'Credible evidence' linking Saudi crown prince to Khashoggi murder: UN expert

'Credible evidence' linking Saudi crown prince to Khashoggi murder: UN expert

There is "credible evidence" linking Saudi Crown Prince Mohammed bin Salman to journalist Jamal Khashoggi's murder, a UN expert said Wednesday, calling for sanctions on the prince's foreign assets.

The conclusion was outlined in a report by the UN special rapporteur on extrajudicial, summary or arbitrary executions, Agnes Callamard.

Callamard, an independent human rights expert who does not speak for the United Nations but reports her findings to it, called on UN Secretary General Antonio Guterres to initiate an international criminal investigation into the case.

She told reporters in Geneva it was clear "the execution of Mr Khashoggi was the responsibility of the state of Saudi Arabia."

Callamard added: "There is credible evidence, warranting further investigation of high-level Saudi Officials' individual liability, including the Crown Prince's."


Saudi minister of state for foreign affairs Adel al-Jubeir slammed Callamard's report, insisting on Twitter it "contains clear contradictions and unfounded allegations, casting doubt on its credibility."

Guterres' spokesman Stephane Dujarric responded to Callamard's call for a UN inquiry by stating: "The Secretary-General does not have the power or the authority to launch criminal investigations without a mandate from a competent intergovernmental body. Power and authority to do that lies with Member States."

If UN member states do not carry out a full and effective criminal investigation, they would have to back a Security Council resolution, under the appropriate UN Charter provisions.


Khashoggi, a Washington Post contributor and critic of Prince Mohammed, was murdered at the Saudi consulate in Istanbul on October 2.

His dismembered body has not been found.

Riyadh initially said it had no knowledge of his fate, but later blamed the murder on rogue agents.

Saudi prosecutors have absolved the crown prince of responsibility.

But Callamard said probes by Saudi Arabia and Turkey "failed to meet international standards regarding the investigation into unlawful deaths".

The new report said there was evidence of the crime scene being "thoroughly, even forensically, cleaned" by the Saudis, in what "may amount to obstructing justice".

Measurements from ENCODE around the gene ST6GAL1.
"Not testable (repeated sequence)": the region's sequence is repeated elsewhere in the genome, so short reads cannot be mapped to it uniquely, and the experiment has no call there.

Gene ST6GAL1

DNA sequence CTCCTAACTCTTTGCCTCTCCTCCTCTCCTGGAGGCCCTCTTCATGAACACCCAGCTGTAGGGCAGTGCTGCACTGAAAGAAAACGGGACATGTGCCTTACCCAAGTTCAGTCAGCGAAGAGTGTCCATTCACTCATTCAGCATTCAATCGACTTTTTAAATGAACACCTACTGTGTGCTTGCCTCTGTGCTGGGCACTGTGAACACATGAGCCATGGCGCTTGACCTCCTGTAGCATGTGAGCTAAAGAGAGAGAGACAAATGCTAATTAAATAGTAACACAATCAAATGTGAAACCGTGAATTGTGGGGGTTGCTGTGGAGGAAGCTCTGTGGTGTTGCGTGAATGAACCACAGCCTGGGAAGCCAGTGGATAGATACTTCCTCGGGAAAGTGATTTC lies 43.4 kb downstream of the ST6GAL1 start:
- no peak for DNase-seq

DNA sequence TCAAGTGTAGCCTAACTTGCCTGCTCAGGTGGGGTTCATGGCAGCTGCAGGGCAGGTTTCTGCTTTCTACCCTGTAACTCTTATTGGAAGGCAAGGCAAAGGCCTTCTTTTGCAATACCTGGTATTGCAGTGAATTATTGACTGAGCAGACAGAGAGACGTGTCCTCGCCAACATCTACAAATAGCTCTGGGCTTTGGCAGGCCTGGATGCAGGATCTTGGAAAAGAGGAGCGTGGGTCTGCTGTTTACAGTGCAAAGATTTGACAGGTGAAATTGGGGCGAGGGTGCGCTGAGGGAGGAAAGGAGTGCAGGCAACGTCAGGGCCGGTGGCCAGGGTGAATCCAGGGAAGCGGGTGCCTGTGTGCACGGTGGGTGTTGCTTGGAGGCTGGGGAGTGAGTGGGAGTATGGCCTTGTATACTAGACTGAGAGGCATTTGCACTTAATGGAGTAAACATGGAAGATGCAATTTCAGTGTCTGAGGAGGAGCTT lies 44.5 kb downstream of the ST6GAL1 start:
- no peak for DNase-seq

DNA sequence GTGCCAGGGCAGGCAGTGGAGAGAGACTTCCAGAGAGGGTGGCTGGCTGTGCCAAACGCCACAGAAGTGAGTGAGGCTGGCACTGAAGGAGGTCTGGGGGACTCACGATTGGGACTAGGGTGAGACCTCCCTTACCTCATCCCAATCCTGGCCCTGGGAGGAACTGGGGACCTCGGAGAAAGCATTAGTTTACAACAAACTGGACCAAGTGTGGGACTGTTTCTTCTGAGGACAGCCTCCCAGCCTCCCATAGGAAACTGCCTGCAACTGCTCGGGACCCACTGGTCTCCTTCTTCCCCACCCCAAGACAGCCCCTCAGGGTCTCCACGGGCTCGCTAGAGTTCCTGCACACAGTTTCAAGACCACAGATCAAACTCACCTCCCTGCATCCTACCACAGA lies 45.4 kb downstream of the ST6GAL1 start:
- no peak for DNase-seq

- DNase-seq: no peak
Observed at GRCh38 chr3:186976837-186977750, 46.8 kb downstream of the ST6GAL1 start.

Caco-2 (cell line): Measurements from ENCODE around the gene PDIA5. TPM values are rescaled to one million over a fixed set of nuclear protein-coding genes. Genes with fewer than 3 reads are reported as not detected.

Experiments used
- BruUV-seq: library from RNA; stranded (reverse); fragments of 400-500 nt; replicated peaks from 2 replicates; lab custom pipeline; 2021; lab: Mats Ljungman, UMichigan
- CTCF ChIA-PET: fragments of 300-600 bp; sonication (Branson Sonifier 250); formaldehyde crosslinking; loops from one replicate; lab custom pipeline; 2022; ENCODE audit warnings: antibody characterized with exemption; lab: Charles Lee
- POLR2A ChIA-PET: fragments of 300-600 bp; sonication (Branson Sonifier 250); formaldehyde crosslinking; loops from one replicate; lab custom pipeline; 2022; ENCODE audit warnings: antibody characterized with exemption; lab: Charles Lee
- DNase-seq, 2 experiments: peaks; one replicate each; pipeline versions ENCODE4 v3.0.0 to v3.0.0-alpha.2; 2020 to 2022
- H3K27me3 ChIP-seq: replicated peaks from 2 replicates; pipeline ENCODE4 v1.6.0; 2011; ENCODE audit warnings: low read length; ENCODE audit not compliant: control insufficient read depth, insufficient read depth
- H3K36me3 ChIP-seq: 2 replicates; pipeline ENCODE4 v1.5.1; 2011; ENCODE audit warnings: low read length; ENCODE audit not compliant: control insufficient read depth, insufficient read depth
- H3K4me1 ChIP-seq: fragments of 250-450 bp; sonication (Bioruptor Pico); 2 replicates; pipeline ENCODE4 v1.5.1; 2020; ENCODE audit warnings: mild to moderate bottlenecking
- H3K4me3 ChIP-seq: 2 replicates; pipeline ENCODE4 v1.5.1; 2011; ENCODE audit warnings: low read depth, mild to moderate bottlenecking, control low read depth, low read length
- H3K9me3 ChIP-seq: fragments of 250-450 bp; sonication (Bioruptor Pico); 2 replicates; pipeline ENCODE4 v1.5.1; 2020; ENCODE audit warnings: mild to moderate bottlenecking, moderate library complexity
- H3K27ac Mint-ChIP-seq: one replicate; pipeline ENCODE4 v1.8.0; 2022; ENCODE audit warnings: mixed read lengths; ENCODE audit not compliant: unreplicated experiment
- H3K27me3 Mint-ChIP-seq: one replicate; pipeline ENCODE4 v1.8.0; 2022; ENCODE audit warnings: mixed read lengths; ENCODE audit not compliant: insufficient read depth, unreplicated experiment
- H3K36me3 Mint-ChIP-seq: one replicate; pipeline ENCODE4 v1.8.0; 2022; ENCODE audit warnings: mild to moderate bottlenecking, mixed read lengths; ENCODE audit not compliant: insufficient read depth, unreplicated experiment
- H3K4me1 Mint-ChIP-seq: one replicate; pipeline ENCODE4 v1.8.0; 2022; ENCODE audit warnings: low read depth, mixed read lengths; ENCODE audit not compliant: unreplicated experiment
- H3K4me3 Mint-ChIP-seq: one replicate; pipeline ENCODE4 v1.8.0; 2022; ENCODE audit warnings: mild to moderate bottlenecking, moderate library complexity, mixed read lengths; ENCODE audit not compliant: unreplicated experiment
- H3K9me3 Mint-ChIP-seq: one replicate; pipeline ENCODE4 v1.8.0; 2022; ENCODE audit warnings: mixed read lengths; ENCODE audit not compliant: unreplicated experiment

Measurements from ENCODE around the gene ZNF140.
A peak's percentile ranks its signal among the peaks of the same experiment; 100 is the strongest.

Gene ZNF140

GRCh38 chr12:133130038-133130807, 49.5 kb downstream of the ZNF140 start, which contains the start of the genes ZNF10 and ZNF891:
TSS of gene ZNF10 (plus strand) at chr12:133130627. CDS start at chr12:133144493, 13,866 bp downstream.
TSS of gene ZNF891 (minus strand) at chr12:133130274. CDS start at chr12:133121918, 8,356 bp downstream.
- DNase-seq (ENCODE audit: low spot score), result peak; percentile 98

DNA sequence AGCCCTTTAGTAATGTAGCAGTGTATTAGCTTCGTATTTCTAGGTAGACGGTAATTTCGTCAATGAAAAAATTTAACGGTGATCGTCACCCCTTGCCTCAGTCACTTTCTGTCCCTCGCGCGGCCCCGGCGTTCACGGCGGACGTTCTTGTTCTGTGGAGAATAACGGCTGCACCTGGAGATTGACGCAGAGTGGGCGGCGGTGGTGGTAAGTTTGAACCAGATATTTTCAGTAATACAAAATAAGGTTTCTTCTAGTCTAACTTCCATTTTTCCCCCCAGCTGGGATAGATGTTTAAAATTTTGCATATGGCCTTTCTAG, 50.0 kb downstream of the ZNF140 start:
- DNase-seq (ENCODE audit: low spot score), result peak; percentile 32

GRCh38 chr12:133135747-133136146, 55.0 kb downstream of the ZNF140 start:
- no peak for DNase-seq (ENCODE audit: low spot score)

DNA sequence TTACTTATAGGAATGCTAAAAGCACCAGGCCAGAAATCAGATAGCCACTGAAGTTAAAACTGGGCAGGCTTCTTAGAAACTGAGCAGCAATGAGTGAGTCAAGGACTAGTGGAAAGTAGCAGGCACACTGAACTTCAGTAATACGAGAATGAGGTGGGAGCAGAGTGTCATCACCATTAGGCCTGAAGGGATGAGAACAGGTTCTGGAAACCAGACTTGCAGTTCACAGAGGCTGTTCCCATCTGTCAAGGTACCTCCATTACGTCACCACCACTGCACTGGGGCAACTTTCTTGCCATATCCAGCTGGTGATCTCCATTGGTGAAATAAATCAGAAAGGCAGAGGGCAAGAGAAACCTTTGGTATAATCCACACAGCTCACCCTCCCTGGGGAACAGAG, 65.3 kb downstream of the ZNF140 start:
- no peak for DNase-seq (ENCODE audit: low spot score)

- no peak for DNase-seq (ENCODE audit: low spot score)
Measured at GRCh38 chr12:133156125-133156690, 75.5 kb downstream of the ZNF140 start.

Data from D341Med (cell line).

The Saudi crown prince must have been aware of the cover-up efforts, Callamard said.

She stressed she had found no concrete evidence about who ordered the killing, but said "people directly implicated in the murder reported to him (the crown prince)".

"What needs to be investigated is the extent to which the crown prince knew or should have known what would (happen) to Mr Khashoggi, whether he directly or indirectly incited the killing... (and) whether he could have prevented the execution," she said.

The UN expert insisted that any international sanctions over Khashoggi's killing "ought also to include the crown prince and his personal assets abroad, until and unless evidence is provided and corroborated that he carries no responsibilities for this execution".

Asked whether there should be any arrests, she said: "if and when the responsibility of those individuals has been proven... then absolutely."


Callamard stressed that "no conclusion is made as to guilt," in her findings which were based on a large body of evidence, including CCTV footage from inside the consulate and recordings of the killing itself.

"The only conclusion made is that there is credible evidence meriting further investigation, by a proper authority, as to whether the threshold of criminal responsibility has been met," she said.

The recording of the killing features an official asking if "the sacrificial animal" had arrived, sounds of a struggle, and someone saying "keep pushing", the report said.

"Assessments of the recordings by intelligence officers in Turkey and other countries suggest that Mr Khashoggi could have been injected with a sedative and then suffocated using a plastic bag," it added.

Turkey praised the report, with Foreign Minister Mevlut Cavusoglu tweeting: "Strongly endorse UN Rapporteur Agnes Callamard's recommendations for elucidating Khashoggi's murder & holding those responsible accountable."

The report named 15 people suspected of having been part of the mission to kill Khashoggi, and suggested many of them were not on the list of 11 suspects facing a closed-door trial in Saudi Arabia.

Callamard questioned the credibility of the trial and urged its suspension, saying it would be best for the international community to take over the probe and any subsequent prosecution.

She called on the FBI in the United States, where Khashoggi was a resident, to open an investigation into the case "and pursue criminal prosecutions within the United States, as appropriate".

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